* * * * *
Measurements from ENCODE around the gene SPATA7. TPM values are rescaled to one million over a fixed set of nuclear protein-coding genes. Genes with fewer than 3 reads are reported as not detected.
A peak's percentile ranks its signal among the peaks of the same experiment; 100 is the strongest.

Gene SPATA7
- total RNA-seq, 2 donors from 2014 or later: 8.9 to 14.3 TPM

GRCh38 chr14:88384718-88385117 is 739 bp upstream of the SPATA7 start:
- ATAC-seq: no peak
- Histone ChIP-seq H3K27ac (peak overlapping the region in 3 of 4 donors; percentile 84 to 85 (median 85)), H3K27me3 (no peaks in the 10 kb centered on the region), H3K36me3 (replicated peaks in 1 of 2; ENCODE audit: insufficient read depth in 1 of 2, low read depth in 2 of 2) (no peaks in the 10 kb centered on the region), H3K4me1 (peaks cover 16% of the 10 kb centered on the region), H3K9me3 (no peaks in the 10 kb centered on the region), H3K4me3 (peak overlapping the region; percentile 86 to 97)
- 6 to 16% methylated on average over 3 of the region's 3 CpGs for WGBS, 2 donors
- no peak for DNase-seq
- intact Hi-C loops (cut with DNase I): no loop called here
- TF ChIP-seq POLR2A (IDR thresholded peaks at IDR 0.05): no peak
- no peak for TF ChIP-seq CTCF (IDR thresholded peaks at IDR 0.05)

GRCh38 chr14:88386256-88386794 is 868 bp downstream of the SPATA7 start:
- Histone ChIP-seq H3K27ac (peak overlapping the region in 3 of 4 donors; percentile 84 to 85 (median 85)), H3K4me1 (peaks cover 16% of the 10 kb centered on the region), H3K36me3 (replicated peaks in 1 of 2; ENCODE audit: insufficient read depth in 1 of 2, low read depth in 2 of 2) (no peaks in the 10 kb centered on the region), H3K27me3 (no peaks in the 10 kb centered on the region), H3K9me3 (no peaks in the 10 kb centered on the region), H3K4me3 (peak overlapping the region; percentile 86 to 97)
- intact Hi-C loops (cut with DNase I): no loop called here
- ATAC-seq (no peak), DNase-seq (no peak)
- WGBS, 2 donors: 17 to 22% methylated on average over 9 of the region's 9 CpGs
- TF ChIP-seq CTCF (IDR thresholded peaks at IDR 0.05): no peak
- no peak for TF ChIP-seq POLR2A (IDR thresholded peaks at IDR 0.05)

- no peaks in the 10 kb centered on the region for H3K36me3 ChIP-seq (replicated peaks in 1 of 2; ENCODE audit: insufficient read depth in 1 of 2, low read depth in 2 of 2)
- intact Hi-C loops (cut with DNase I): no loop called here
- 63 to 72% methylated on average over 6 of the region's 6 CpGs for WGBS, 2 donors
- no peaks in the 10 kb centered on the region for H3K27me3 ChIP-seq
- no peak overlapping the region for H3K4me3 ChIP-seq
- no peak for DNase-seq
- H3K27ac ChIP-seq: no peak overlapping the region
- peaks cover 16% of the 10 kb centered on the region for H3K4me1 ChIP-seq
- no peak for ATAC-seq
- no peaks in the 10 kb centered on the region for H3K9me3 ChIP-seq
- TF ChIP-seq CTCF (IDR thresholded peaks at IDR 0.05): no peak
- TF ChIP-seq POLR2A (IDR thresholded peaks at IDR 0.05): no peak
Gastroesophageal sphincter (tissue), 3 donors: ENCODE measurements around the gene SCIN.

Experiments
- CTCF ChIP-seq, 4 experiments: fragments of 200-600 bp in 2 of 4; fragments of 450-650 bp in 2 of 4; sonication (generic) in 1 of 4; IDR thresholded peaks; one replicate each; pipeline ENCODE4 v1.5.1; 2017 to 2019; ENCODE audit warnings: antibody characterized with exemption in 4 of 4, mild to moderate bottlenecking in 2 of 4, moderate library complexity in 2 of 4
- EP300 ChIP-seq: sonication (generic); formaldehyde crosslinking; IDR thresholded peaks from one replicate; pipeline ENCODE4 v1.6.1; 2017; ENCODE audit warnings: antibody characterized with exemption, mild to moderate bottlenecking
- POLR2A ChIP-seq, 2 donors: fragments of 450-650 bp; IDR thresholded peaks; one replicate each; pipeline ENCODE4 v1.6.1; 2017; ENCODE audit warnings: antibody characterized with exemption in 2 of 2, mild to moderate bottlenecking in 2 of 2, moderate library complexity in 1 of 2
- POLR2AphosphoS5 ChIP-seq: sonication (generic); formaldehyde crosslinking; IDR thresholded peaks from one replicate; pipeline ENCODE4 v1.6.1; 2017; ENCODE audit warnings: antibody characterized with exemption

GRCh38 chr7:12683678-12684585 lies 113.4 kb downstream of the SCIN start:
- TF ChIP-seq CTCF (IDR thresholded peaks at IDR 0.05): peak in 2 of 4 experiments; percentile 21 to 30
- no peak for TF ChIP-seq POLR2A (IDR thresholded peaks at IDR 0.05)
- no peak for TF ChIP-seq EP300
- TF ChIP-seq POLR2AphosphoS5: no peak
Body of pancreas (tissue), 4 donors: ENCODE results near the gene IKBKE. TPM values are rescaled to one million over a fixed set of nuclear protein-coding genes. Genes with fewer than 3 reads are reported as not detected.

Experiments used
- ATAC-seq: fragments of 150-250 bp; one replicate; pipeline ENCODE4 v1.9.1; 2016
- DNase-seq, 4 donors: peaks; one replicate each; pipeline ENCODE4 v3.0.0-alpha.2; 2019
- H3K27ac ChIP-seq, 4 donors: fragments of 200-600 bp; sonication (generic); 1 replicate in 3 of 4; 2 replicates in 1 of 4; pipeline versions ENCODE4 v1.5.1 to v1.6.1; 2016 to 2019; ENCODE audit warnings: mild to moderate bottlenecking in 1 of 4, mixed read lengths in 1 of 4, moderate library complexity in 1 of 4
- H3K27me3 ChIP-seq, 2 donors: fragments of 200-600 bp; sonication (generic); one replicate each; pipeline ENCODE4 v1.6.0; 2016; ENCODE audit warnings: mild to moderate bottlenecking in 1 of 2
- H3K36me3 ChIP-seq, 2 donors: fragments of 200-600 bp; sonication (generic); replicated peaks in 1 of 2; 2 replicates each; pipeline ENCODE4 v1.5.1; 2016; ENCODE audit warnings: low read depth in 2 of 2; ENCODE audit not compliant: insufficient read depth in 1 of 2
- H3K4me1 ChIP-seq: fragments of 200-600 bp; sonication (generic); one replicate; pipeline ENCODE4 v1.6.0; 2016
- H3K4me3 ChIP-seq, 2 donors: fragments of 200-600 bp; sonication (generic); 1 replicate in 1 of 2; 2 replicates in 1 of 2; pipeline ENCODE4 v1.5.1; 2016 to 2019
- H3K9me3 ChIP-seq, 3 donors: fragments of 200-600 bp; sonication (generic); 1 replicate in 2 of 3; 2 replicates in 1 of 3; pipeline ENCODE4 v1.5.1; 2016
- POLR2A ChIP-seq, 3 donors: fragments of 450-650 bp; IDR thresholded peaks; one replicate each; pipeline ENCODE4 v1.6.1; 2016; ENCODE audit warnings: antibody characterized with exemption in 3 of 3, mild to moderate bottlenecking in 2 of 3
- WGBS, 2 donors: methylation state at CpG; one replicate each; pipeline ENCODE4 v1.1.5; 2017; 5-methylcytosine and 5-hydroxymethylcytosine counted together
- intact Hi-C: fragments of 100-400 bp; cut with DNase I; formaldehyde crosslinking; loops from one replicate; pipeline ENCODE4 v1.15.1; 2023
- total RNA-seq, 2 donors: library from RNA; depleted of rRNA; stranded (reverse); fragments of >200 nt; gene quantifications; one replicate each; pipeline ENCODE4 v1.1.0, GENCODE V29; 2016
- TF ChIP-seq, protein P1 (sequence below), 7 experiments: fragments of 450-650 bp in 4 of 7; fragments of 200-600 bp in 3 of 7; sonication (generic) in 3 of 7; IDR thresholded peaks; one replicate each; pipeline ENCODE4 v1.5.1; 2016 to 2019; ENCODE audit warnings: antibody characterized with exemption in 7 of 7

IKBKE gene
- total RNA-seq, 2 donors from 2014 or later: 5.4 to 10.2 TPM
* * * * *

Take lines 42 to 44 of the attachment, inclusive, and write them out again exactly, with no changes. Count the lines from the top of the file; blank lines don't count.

- TF ChIP-seq POLR2AphosphoS5: no peak
Body of pancreas (tissue), 4 donors: ENCODE results near the gene IKBKE. TPM values are rescaled to one million over a fixed set of nuclear protein-coding genes. Genes with fewer than 3 reads are reported as not detected.

Experiments used